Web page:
CS120 resources : [an honors thesis (HONRS 499)]

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Wilson, Ryan A.
McVey, Bonita M.
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Thesis (B.?.)
Honors College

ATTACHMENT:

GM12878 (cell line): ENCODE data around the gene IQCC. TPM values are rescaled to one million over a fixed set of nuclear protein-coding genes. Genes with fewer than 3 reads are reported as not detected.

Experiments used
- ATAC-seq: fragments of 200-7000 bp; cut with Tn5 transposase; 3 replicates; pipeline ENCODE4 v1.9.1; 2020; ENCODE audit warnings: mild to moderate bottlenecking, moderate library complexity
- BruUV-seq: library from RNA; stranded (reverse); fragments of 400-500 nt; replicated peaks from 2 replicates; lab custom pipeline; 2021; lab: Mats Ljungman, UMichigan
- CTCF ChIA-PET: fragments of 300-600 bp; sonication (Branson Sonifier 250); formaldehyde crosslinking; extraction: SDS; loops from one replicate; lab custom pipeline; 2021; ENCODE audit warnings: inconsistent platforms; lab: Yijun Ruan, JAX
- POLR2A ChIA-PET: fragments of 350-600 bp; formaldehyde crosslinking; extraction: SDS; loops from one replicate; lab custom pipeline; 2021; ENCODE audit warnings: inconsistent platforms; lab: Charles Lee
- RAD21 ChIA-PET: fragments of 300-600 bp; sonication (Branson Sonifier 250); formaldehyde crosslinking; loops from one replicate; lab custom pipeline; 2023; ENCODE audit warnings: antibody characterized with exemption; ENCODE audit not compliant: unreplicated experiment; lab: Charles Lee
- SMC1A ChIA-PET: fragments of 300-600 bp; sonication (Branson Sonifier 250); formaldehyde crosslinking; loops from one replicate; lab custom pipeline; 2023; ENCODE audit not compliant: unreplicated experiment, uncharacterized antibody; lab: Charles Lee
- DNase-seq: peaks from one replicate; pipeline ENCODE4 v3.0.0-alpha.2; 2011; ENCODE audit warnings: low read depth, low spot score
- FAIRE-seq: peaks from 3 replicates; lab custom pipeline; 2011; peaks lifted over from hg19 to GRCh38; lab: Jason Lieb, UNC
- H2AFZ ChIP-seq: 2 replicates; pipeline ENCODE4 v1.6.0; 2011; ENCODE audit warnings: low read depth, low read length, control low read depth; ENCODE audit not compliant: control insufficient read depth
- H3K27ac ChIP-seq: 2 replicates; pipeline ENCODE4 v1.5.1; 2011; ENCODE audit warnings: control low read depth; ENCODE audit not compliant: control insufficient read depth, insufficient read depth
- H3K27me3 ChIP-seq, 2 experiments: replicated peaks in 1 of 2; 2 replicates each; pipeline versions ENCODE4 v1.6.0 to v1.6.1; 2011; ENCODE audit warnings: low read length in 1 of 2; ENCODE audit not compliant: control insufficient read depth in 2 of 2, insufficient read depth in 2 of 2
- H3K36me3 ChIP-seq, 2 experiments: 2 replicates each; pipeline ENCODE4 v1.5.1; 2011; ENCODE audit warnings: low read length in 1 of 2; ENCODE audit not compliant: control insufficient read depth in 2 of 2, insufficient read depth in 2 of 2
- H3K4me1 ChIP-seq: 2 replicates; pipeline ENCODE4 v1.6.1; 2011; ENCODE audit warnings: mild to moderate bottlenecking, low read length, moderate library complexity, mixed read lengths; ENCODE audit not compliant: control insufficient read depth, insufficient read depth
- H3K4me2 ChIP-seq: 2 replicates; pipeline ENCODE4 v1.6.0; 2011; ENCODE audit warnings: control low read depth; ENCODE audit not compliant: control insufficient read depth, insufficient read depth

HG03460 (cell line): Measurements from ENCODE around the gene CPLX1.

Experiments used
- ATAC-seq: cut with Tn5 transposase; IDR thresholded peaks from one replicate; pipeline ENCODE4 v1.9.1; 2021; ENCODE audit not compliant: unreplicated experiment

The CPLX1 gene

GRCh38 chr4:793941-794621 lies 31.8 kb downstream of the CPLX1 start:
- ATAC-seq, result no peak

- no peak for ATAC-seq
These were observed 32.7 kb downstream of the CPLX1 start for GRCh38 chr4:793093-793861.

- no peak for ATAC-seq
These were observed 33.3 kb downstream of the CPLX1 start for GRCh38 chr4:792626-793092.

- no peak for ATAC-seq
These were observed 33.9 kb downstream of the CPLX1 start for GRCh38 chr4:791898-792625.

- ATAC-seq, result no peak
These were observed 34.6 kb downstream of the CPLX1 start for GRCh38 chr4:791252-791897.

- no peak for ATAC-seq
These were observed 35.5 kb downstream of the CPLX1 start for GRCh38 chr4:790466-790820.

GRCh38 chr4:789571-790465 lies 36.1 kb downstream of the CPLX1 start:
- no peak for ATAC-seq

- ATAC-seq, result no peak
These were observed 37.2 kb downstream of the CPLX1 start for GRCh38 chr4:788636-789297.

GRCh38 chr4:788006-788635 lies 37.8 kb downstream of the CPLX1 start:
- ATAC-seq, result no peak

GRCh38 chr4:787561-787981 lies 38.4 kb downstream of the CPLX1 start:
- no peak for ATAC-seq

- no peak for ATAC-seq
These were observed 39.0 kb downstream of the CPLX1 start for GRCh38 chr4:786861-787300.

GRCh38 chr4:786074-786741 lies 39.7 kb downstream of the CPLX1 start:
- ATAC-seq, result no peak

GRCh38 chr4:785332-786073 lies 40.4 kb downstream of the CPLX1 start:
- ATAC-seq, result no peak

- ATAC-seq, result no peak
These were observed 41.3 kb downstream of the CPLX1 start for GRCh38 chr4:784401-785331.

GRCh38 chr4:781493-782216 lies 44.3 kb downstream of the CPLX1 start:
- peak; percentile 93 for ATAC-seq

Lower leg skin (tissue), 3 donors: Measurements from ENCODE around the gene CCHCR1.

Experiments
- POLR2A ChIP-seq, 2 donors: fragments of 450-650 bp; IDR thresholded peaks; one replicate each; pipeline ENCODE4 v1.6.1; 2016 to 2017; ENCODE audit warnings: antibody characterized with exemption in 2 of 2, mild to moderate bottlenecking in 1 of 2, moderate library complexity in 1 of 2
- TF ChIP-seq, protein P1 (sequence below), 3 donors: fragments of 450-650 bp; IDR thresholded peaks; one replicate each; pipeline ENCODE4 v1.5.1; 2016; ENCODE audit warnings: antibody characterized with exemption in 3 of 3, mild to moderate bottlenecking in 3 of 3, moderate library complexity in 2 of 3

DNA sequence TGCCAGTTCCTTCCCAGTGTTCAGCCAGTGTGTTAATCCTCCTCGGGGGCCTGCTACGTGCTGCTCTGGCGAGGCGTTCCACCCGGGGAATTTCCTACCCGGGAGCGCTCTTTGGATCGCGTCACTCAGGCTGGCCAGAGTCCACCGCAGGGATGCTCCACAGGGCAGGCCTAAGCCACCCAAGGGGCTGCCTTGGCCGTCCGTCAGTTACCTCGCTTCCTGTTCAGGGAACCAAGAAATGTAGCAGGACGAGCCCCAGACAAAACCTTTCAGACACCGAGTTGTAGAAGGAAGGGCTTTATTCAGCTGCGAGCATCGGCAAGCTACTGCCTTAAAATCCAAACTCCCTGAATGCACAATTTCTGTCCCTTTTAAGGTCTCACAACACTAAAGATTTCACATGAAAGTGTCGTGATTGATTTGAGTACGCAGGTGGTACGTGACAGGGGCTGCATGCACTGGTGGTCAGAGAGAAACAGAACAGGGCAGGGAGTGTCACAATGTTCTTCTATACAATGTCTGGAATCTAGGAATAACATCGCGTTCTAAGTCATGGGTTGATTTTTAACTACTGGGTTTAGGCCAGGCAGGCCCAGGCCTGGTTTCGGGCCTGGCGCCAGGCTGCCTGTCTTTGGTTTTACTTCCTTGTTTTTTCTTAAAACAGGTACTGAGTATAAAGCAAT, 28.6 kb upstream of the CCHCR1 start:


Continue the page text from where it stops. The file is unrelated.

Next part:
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Computer Science 120 is the first course that every Computer Science major at Ball State University must complete. From the undergraduate catalog, the description is "Introduction to programming using a structured, strongly typed language. Topics include: basic control structures, input/output, procedures and functions, arrays, textfiles, sets, records, introduction to software engineering, and ethics of computing." After reading this description, it is apparent that CS 120 is a rigorous course. Many of the students enrolled in CS 120 are first term freshmen that are not accustomed to working and studying at the level required for this course. As a result, a great deal of assistance is needed to help all students succeed. This assistance is provided in several different ways. Dr. McVey and her graduate/undergraduate assistants hold office hours, during which students can get help with homework and programming assignments. Students are also encouraged to contact Dr. McVey and her assistants via email with questions. Appointments with Dr. McVey can be made by students unable to attend any of the available office hours. Finally, Dr. McVey keeps an up-to-date CS120 web site. Despite all that is available, there is still a need for more assistance. CS 120 Resources attempts to alleviate this need.CS120 Resources is a web site designed and developed with the intent of providing a resource for students who need assistance in Computer Science 120. The interface to the site is intended to allow students to navigate easily to the information they are seeking. CS 120 Resources attempts to provide information about the basic and core concepts taught in CS120. Students must use bsu-cs, the computer science department's Unix system, in order to write and test their programs. Two pages of Unix commands and information are available for students who may have questions about the system. VI is the editor that students must learn and master in order to create their programs. A listing of the most commonly used VI commands is provided on the CS 120 Resources site for students. All information available on the site can be printed allowing students to have a hard copy to use when working throughout the semester. A complete listing of keywords used in the C++ programming language can be found with descriptions of the keyword and an example of its use. Also available is a glossary of terms commonly used in the Computer Science field. The glossary is interactive. Students click on the term for which they wish to see a definition, there is a list of terms available, and the definition will appear in a text box on the lower part of the screen. All operators used in the C++ language are listed in order of precedence with other information about the operator and an example of its use. One of the larger parts of the CS 120 Resources site is the code examples section. In this area, students will find detailed descriptions of code segments with output results clearly demonstrated. A walkthrough of the common Hello World program is available. Documented segments of code may be downloaded directly to a student's account where the student can compile and execute the code. Executable versions of programs are also available for download. Students wishing to gain a clearer understanding of how loops work in C++ may experiment with the interactive loop examples found in the code examples section. Because CS 120 Resources was developed with the intent of being a supplement to Dr. McVey's CS 120 web site, there is a direct link to the CS 120 web site from the CS 120 Resources site. Students not finding the information they desire on either the CS 120 web site or the CS 120 Resources web site, or students desiring to learn more, may wish to visit any of the other 28 C++ informational web sites linked directly from the CS 120 Resources web site. Finally, students may have a suggestion about improving the CS120 Resources web site. To accommodate these students, there is a suggestion form on the web site where students can enter their ideas and submit them directly to the Webmaster.The purpose of this Honors Thesis was not only to complete a project but also to learn while doing so. As the idea of creating CS120 help site formed, I decided that using JavaScript when programming the web site would not only allow the site to become more interactive and powerful, but it would also require me to learn JavaScript. At the start of this project, I did not know anything about JavaScript. However, I now feel confident in using JavaScript as another programming tool when working with web sites.JavaScript is programming language developed by Netscape to be used in web pages to allow web sites to be dynamic. HTML alone will always provide the same web site when viewed by different users. JavaScript allows the web site to function differently depending upon the values of variables at the time of execution. JavaScript is not Java, but it can interact with Java on a web site. JavaScript is a client-side programming language. Therefore, the code is executed on the user's computer when a user is viewing a web site containing JavaScript. Ideally, this would not cause any problems, as all JavaScript interpreters should interpret the same section of JavaScript code in the same manner. However, this is not the case. Each browser handles JavaScript differently. The two most frequently used browsers today are Internet Explorer and Netscape. When this project began, Netscape was the leading browser statistically in use. Now at the completion of CS 120 Resources, Internet Explorer is the leading browser statistically in use. JavaScript code can be written to detect which browser is being used to view the web site and execute code that was written specifically for that browser. This method typically requires twice as much code to be written for one problem, one version of the code for each of the two major browsers, and some overhead to designate which code to run based on the browser detected. Early in the development of CS120 Resources, it was decided that the JavaScript contained on this web site should be developed to work with Netscape. Netscape was picked as the browser to support for two reasons. First, Netscape is the developer of JavaScript and, therefore, is well acquainted with JavaScript. Second, Netscape was the most commonly used browser statistically at the time this decision was made. This decision allowed for more code to be developed for the CS 120 Resources web site because time was not spent writing two versions of the same code to accommodate compatibility with Internet Explorer. The opening page of the CS120 Resources web site includes an introduction that explains that this web site has been developed for use with the Netscape browser version 4.0 or later. A link to a free download of the Netscape browser software is provided in this introduction to make it easier for students to browse this site. Internet Explorer has been tested with the CS120 Resources site. Versions 4.0 and 4.1 do work with the site with only a few problems. Version 5.0 seems to work very well with the CS 120 Resources site but the Netscape browser still provides the best overall experience. The JavaScript code found in the CS120 Resources web site is not apparent to the user even though it is running in the background of every page. Clear examples of the JavaScript running can be seen on the interactive loop pages. It is the JavaScript programming in the background that executes the interactive loops based upon the information provided by the user. The change color page also uses JavaScript to change the background color of the web site according to the user's preference. Once the color is changed, JavaScript sets a cookie on the user's machine that will remember the color chosen so that it can be used again on the user's next visit. A cookie is a small file stored on the user's computer that contains a piece of information from a web site. JavaScript is also used to display the definitions of the various computer science terms in the empty text box when a user clicks on a term. There is a portion of JavaScript code running on the CS 120 Resources web site that is intended not to ever be executed. This code is executed only if an error occurs in the JavaScript found on the web site. Should an error occur, an error report will be automatically generated containing information about the error and the user will be presented with the option of submitted the error report to the webmaster. Another JavaScript program running in the background calculates the time of day and displays it in the status bar on the lower part of the user's browser. Finally, a small amount of JavaScript code is used to automatically display the most recent update time for each page on each page. This allows the user to know when the page was last modified and is useful for knowing if a bug fix has been implemented or possibly more information has been added to the page. Section II contains all of the JavaScript and HTML code used in created the CS 120 Resources web site. A printout of the web page is found before the code that underlies that particular web page.The CS 120 Resources web site has been developed to aid CS 120 students as they learn. A large amount of information is available at this site but it is in no way an exhaustive resource. The CS120 Resources web site was designed to make it easy to add more information and pages to it in the future. The web site is based on a frame system that displays a menu of available topics on the left and the current topic on the right side of the screen. New pages developed for the CS 120 Resources web site can be linked from added topics to the menu. This web site is intended to grow and change over time to reflect the current needs of CS 120. Student input and suggestions will greatly influence the future of this web site. HTML and JavaScript technology continues to develop and improve. As a result, the code used to create and run the CS 120 Resources web site will continue to be supported by future web browsers.